David Johnson Naylor was born on November 4, 1843, in Thompsonville, New York, and served in the Union Navy during the Civil War as a Landsman aboard USS ONEIDA, a screw sloop-of-war. On August 5, 1864, during the Battle of Mobile Bay, he was a powder boy where his assignment was to pass shot and gun powder to the crew of a 30-pounder Parrott rifle. During the action he was bringing a box of powder to the gun when it was shot from his hands and fell overboard into a small boat of the USS GALENA which was under the bow. Without hesitation Naylor jumped overboard to recover the box, and returned to his station with the powder and continued to carry out his courageous actions throughout the engagement which resulted in the capture of the rebel ram CSS TENNESSEE and the damaging of Fort Morgan.
In 1861 an Act of Congress established the Medal of Honor to “promote efficiency in the Navy” to recognize men who distinguished themselves by their gallantry in action or “other seaman like qualities.” President Abraham Lincoln signed the act into law on December 21, 1861, and only enlisted men were eligible for the award until 1915. In recognition of his “gallant service” during the Battle of Mobile Bay, Landsman Naylor was awarded the Medal of Honor. Naylor lived until February 7, 1926, and has been buried at River Bend Cemetery in Westerly, Rhode Island, where his tombstone contains an engraved Medal of Honor star and the inscription “Medal of Honor.”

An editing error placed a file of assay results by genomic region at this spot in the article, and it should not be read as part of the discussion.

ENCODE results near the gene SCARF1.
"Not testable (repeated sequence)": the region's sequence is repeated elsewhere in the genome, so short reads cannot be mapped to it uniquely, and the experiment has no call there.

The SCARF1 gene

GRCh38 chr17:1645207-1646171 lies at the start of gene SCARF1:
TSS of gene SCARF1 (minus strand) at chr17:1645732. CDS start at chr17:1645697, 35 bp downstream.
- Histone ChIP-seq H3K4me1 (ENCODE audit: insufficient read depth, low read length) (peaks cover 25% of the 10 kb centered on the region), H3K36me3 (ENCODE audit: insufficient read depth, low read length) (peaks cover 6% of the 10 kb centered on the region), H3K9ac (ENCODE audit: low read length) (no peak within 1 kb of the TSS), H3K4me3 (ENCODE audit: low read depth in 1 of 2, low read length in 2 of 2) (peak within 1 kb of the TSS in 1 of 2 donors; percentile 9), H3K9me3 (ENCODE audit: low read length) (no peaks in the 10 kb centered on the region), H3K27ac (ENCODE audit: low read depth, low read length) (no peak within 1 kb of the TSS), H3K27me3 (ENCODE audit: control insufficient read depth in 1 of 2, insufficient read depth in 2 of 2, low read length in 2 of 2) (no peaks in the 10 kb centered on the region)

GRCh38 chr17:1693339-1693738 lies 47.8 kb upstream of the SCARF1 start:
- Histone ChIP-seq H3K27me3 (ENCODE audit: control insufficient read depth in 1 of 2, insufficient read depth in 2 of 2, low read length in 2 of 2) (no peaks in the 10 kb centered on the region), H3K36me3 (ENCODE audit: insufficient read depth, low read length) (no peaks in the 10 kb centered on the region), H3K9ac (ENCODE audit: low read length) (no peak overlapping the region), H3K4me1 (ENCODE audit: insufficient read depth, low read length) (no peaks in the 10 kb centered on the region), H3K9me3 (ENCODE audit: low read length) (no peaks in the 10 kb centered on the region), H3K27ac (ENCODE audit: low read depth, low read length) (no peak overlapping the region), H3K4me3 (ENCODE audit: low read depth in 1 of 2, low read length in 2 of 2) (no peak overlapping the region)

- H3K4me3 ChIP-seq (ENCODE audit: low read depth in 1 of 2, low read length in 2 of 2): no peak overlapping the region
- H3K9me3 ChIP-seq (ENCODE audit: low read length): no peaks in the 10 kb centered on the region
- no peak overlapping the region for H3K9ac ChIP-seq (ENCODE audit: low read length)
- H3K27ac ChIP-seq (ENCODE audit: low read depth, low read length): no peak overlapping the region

MEDAL OF HONOR CITATION
Served on board the USS ONEIDA in the engagement at Mobile Bay, 5 August 1864. Acting as powder boy at the 30-pounder Parrott rifle, Naylor had his passing box shot from his hands and knocked overboard where it fell in one of the GALENA’s boats which was under the bow. Jumping overboard, Naylor recovered his box, returned to his station and continued to carry out his courageous actions throughout the engagement which resulted in the capture of the rebel ram CSS TENNESSEE and the damaging of Fort Morgan.
Submitted by CDR Roy A. Mosteller, USNR (Ret)